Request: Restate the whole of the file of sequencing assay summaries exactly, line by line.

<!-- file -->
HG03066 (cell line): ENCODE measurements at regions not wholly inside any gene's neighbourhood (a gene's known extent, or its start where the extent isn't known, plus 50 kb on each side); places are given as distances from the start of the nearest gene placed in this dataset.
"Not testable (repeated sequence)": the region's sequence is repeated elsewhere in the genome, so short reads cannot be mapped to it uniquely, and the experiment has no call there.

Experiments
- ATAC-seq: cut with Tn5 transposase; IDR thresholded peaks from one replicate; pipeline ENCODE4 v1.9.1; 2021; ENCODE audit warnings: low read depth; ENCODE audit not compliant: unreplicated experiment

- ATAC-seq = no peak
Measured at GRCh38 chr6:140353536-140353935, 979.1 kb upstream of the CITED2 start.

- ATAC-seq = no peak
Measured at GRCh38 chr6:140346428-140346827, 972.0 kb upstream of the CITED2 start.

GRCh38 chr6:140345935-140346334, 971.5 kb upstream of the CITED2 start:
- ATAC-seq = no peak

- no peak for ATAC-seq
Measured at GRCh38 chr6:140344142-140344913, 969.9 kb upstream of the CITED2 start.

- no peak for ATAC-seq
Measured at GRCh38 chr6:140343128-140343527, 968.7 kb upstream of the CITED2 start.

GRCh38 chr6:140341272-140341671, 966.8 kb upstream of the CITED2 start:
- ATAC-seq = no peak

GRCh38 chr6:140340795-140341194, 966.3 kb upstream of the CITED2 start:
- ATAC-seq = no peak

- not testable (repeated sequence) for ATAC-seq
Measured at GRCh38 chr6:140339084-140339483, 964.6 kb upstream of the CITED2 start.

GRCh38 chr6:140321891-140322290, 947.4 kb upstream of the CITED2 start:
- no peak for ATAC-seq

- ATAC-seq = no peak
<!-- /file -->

HG03066 (cell line): ENCODE measurements at regions not wholly inside any gene's neighbourhood (a gene's known extent, or its start where the extent isn't known, plus 50 kb on each side); places are given as distances from the start of the nearest gene placed in this dataset.
"Not testable (repeated sequence)": the region's sequence is repeated elsewhere in the genome, so short reads cannot be mapped to it uniquely, and the experiment has no call there.

Experiments
- ATAC-seq: cut with Tn5 transposase; IDR thresholded peaks from one replicate; pipeline ENCODE4 v1.9.1; 2021; ENCODE audit warnings: low read depth; ENCODE audit not compliant: unreplicated experiment

- ATAC-seq = no peak
Measured at GRCh38 chr6:140353536-140353935, 979.1 kb upstream of the CITED2 start.

- ATAC-seq = no peak
Measured at GRCh38 chr6:140346428-140346827, 972.0 kb upstream of the CITED2 start.

GRCh38 chr6:140345935-140346334, 971.5 kb upstream of the CITED2 start:
- ATAC-seq = no peak

- no peak for ATAC-seq
Measured at GRCh38 chr6:140344142-140344913, 969.9 kb upstream of the CITED2 start.

- no peak for ATAC-seq
Measured at GRCh38 chr6:140343128-140343527, 968.7 kb upstream of the CITED2 start.

GRCh38 chr6:140341272-140341671, 966.8 kb upstream of the CITED2 start:
- ATAC-seq = no peak

GRCh38 chr6:140340795-140341194, 966.3 kb upstream of the CITED2 start:
- ATAC-seq = no peak

- not testable (repeated sequence) for ATAC-seq
Measured at GRCh38 chr6:140339084-140339483, 964.6 kb upstream of the CITED2 start.

GRCh38 chr6:140321891-140322290, 947.4 kb upstream of the CITED2 start:
- no peak for ATAC-seq

- ATAC-seq = no peak